Hamlet, the Machiavellian Prince: An Exploration of Shakespeare’s Use of Machiavellian Politics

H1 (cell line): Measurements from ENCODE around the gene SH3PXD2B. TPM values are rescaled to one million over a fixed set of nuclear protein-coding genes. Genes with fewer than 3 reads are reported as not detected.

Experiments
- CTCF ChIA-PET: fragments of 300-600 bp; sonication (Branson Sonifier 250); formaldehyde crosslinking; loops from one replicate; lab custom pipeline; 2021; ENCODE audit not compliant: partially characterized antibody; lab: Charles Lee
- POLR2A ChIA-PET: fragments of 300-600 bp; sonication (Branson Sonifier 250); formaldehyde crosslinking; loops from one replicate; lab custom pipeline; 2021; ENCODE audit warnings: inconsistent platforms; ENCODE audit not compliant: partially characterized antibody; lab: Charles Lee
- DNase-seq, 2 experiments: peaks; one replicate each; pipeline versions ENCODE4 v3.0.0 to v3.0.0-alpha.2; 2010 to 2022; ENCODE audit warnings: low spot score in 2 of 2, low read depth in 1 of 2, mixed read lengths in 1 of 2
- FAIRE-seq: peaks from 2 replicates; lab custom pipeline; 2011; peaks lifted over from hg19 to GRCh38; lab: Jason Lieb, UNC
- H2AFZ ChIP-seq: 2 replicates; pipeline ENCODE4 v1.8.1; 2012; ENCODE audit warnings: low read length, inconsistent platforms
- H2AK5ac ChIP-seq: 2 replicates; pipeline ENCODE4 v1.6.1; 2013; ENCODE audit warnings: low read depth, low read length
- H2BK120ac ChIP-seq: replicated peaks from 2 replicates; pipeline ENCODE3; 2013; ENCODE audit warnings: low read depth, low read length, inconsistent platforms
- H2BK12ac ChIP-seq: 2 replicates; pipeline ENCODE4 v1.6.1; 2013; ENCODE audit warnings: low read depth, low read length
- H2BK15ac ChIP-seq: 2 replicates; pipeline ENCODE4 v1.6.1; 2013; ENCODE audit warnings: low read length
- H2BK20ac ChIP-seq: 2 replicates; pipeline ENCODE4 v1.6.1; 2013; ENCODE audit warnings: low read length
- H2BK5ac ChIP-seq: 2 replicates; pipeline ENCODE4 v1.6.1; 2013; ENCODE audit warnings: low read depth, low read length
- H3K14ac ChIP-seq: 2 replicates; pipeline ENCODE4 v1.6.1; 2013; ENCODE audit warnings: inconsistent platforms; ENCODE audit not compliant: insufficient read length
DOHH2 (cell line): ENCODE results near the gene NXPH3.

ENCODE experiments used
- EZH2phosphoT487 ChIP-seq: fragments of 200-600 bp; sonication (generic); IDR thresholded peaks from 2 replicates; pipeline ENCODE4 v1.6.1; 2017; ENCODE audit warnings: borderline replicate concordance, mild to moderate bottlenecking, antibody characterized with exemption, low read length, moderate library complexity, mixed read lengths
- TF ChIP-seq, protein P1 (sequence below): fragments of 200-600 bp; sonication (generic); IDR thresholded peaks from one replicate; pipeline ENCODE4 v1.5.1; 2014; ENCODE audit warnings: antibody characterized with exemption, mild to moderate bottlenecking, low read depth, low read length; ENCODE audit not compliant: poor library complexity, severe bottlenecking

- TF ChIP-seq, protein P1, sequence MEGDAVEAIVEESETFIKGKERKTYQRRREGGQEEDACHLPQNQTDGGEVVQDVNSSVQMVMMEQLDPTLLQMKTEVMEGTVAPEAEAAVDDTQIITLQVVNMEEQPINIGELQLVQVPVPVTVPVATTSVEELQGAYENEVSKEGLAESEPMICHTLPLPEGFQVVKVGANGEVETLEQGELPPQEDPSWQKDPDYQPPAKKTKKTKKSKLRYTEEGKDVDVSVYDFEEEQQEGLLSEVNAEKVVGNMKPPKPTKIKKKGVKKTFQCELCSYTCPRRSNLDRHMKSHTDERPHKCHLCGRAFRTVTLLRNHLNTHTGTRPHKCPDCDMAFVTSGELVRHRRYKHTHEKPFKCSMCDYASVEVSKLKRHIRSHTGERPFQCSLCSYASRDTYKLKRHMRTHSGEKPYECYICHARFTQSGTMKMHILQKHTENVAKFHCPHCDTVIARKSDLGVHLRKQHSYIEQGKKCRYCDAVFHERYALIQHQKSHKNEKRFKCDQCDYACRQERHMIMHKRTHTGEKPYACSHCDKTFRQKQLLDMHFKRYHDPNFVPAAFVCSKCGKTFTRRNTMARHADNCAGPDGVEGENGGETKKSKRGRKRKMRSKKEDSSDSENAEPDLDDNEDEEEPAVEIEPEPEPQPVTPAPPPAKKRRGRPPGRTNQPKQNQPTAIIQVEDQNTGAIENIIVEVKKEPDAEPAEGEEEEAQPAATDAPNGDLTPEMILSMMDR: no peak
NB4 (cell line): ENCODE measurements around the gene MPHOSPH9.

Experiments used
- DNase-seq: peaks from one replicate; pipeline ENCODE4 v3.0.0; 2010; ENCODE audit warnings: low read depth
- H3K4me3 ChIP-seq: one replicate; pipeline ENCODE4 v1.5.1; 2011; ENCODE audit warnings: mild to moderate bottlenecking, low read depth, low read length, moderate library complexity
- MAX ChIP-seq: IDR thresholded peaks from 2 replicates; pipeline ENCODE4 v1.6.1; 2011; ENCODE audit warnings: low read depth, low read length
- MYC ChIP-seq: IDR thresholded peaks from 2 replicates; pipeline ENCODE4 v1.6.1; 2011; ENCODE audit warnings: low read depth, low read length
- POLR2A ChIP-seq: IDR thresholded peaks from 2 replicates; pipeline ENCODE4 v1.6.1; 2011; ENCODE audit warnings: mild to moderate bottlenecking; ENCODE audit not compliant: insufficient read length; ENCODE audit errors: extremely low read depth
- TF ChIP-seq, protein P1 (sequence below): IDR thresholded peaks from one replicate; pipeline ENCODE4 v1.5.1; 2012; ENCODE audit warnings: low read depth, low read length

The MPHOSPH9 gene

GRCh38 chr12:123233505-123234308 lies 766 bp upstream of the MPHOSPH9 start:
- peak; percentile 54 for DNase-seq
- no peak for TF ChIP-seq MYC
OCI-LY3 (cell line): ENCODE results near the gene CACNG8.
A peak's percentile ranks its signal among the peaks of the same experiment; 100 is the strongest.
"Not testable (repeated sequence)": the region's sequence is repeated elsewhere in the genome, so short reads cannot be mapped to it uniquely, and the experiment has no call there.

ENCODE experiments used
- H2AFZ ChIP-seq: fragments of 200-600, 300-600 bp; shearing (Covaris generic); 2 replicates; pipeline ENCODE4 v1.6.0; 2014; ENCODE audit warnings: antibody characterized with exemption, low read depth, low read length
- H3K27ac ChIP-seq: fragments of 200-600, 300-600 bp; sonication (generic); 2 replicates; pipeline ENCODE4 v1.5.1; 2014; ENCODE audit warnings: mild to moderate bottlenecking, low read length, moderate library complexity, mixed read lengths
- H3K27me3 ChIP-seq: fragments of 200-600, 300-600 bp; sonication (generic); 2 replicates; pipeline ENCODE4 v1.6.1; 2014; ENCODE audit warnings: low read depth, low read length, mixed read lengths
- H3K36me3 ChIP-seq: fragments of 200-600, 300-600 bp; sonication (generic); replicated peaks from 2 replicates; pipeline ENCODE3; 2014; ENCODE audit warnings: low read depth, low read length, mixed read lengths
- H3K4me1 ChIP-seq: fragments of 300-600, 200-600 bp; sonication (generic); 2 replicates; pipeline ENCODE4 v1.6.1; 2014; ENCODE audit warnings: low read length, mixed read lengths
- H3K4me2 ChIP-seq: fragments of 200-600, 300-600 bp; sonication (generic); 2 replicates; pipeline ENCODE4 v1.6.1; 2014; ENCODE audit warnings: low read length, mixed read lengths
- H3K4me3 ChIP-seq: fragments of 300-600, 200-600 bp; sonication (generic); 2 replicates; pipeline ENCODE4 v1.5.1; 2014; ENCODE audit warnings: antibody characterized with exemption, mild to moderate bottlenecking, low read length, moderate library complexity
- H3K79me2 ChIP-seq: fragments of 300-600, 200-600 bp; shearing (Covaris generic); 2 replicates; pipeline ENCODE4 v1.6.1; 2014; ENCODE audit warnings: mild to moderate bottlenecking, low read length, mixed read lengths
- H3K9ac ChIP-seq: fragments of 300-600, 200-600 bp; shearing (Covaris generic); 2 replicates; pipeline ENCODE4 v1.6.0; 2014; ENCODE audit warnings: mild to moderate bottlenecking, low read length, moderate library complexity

Shakespeare’s Hamlet is not simply a morality play surrounding a grief-mad prince; it is a complex study of political maneuvers as described by Machiavelli. “The rules of this politics, Machiavelli’s political science, then, are the choreographed moves, countermoves, and tricks that bring to life the actions of the successful new prince and others.”(Tarlton, 8) Many literary critics approach Machiavelli from the perspective of good versus evil. Machiavelli was neither; he was a realist. Machiavelli recorded his analysis of events that he studied or observed, and thus derived his principles of political science. In this paper, the reader will explore Shakespeare’s use of Machiavellian politics (as described in The Prince) within the script of Hamlet. Hamlet’s world involves jealousy, murder, familial relationships (and their internal struggles), and political scheming. “All the world’s a stage,” wrote Shakespeare; what we see in the theatre is simply a truer reflection of our lives. “Being within the field of action and never above it, there is only so much an actor seeking lo stato [the state, referring to the creation of a state by the prince] can ever discover. The fiction of il principe nuovo [the new prince] is a device to project one’s own position as actor into political situations.” (Breiner, 3, 30) We shall observe the following Machiavellian principles in Hamlet:1)the political scheming that fuels the tension in the play2)the new prince’s enemy, created by the prince’s own actions3)the realization of hidden conspiracies and the deceptions used both to create and to unveil them4)the role of the characters in the play as actors within their own sub-plots5)the hidden personal motivations that drive the individual charactersAlthough Hamlet begins the play as a somewhat nave prince, he soon gains political astuteness and thespian skill that rivals even the actor who plays the part of Hamlet. Hamlet must walk a razor-thin line between deceit and truth, action and inaction, and love and hate. His agonizing journey along the edge of this razor crystallizes his purpose: to avenge the death of his father. Shakespeare sets the stage with a classic example from Machiavelli’s political philosophy. In Act I, Scene 2, we learn of the death of the King of Denmark and the subsequent marriage of the queen to his brother, Claudius (1638:1-15). The old king, who came to power by right of succession, is replaced by Claudius. Claudius moves quickly to consolidate power by marrying the queen. “Because men are won over by the present more than the past,” it is logical for him to do so. (Tarlton, 3) The wedding takes place within two months of the King’s death, “But two months dead! Nay, not so much, not two,” says Hamlet (1641: 138). Claudius continues the Danish tradition of a wedding feast followed by a night of drunken revelry (1641:125). The political moves of the new king serve to highlight the Machiavellian aspects of the play: “Machiavelli becomes truly interested when the hereditary prince is overthrown, the new prince is born, and the new political world, full of danger, comes to life.” (Tarlton, 2)Claudius, as the new king, has already created a fearsome enemy for himself Prince Hamlet. The quick remarriage of Hamlet’s mother, the queen, is a moral outrage to Hamlet, and violates Machiavelli’s stricture in chapter 17 of The Prince, “He [the prince] can endure very well being feared, whilst he is not hated, which will always be as long as he abstains from the property of his citizens and subjects and from their women.” (1494) By taking his brother’s wife as his own, Claudius has given Hamlet a potent reason to hate him, on top of Hamlet’s all-consuming grief (1640:85). “The very situation that gives him [Claudius] the occasion to act also provides his opponents with a new occasion to take his stato [state] away.” (Breiner, 2) In Act I, Scene 5, Hamlet learns from his father’s ghost, “The serpent that did sting thy father’s life now wears his crown.” The ghost reveals what Hamlet already felt to be true: the murder of the former king by his brother, Claudius (1651:38). Hamlet, seeing the truth of the “wrongness” he has felt, is convinced that he should avenge his father’s death. “Haste me to know it, that I, with wings as swift as meditation or the thoughts of love, may sweep to my revenge…O my prophetic soul! My uncle!” (1651:30-40)The reader is now drawn into a complex Machiavellian conspiracy, in which Shakespeare makes extensive use of Machiavelli’s precept, “He who seeks to deceive will always find someone who will allow himself to be deceived. ” (1496) Hamlet’s realization of the deception employed by his uncle jades him, however, to the ghost’s message. Hamlet no longer trusts appearances; knowing that his uncle is playing out a large deception, he is unsure if the ghost is honest or not. In fact, Hamlet no longer trusts anyone even Polonius, the chief advisor. Hamlet tells Polonius, “to be honest, as this world goes, is to be one man picked out of ten thousand.” (1662:174) Hamlet distrusts his friends as well, “My two schoolfellows, whom I will trust as I will adders fanged…” (1692:203) In the Danish court, Claudius managed to deceive his brother, concealing his lust for power (and his lust for the queen) behind a smiling face and lying lips. Claudius also manages to deceive the entire court concerning the death of his brother; Hamlet is the only courtier that senses something wrong: “I doubt [perceive] some foul play; I would the night would come! Foul deeds will rise, though all the earth overwhelm them, to men’s eyes.” (1644:260)”The third phase of princely action requires the prince to feint; a moving or invisible target is hardest to hit.” (Tarlton, 7) The importance of this skill to Hamlet is found in chapter 18 of The Prince, where Machiavelli writes, “everyone sees what you appear to be; few experience what you really are.” (1497) The art of the successful feint must be taught to nobles, especially within the realm of fencing. Fencing was a required skill for nobility in the pre-firearm era; those who wished to avoid the assassin’s blade were as skilled in the salle as they were in the council chamber. Hamlet elects to use his own deceptive ploy to discover the truth about his father’s death. Additionally, he plans to use his affected insanity as an excuse for his eventual revenge upon Claudius. (1647:170) Hamlet knows “the actions of friends and enemies alike will be based on what they take the prince to be.” (Tarlton, 7) What better defense for his actions than that the grief-stricken prince lost his mind and, in a fit of rage, murdered his uncle?Hamlet expands and intensifies his deception with the arrival of the theatre troupe he creates a play within his own play, within the overall play. “The play’s the thing, wherein I’ll catch the conscience of the king,” said Hamlet (1671:552). The action within Hamlet’s play reflects the actual events of the former king’s death; the words he wrote to accompany the action scene are designed to provoke a response from Claudius’ guilty conscience. “For murder, though it have no tongue, will speak…I’ll have the players play something like the murder of my father before mine uncle; I’ll observe his looks; if he but blench, I know my course,” (1671:540-552) says Hamlet. Hamlet and the other characters in this tragedy are all actors within the context of the play, in the physical world of the theatre, and within the schemes that the characters develop to further their own interests. “The prince as literary fiction becomes the prince as exemplary actor, teaching us how to discover the various entries for action…in the field of political conflict.” (Breiner, 35)Even the casual reader of Hamlet will notice the various motivations and hidden machinations that absorb the main characters. The king, Claudius, is busy trying to figure out Hamlet’s behavior at the start of the play; later, after Polonius is killed, he plots Hamlet’s death with Laertes, Polonius’ son. Claudius even hopes that Hamlet will commit some offense that results in his death while he is gone to England. Hamlet of course, is focused on his vengeful plot and the play-acting that is making everyone at court think he has really gone mad with grief over his father’s death. Rosencrantz and Guildenstern play their part in trying to draw Hamlet out of his “madness,” but Hamlet discerns their intent as well as their purpose in coming to Denmark in the beginning of the play. He knows that the king and queen have sent for his friends; he dismisses their efforts as insincere and motivated by reward rather than by friendship. Hamlet tells them later, “Though you can fret me, yet you cannot play upon me.” (1684:335) Polonius, until his death, is pushing his daughter forward as a possible match for Hamlet, while trying his best not to seem to be involved in their romance. “The brilliance of this strategy is that there is no strategy at all in the eyes of anyone watching.” (Corum, 4)The interplay of competing interests and the undercurrent of punnery that is rampant throughout the play are the driving forces behind Hamlet’s popularity throughout the world. Hamlet, in one sense or another, is acted out in each of our lives every day. We all use Machiavelli’s principles to accomplish our goals and to protect our achievements. People in the business world engage in “honest” deception in order to protect their interests. Academics and smart-alecks alike use their knowledge of the English language to make fun of and to criticize other people. We learn the art of deceit at a young age; how many times did you trick your friends or siblings into giving up that coveted toy so that you could have a turn with it? We learn this art from the examples that are set before us. In Machiavelli’s view, the good of the state was the driving moral code. Machiavelli observed that an effective leader should not be limited by a religious or moral code, as good governance sometimes requires the use of religiously or morally unacceptable behavior. The key to effective leadership for Machiavelli was that the prince appears to have all the positive qualities — while quietly reserving the negative qualities for use as needed. Shakespeare’s plays, especially Hamlet, include situations and characters that seem to be torn directly from Machiavelli’s manuscript. The literary union of these two authors gives us a potent demonstration of the power of language within the political world, and yields a script for our leaders (both political and literary) to follow.Works CitedBreiner, Peter. “Machiavelli’s “New Prince”: Exemplary Actor or Literary Fiction or Both?” Midwest Political Science Association Conference, August 3-6, 2003. 18 November 2004 .Corum, Richard. “Understanding Hamlet: a Student Casebook to Issues, Sources, and Historical Documents.” CT: Praeger, 1998. netLibrary. Wayne G. Basler Lib., Blountville, TN. 18 November 2004 .Mack, Maynard. “The Norton Anthology of World Masterpieces (Expanded Edition).” 1997. NY: W.W. Norton [parenthetical citations]Tarlton, Charles. “The deeds of great men”: Thoughts on the Literary Motives and Imaginary Actions of Machiavelli’s New Prince. CLIO 29.4 p417- . Gale Group Databases. Wayne G. Basler Lib., Blountville, TN. 18 November 2004.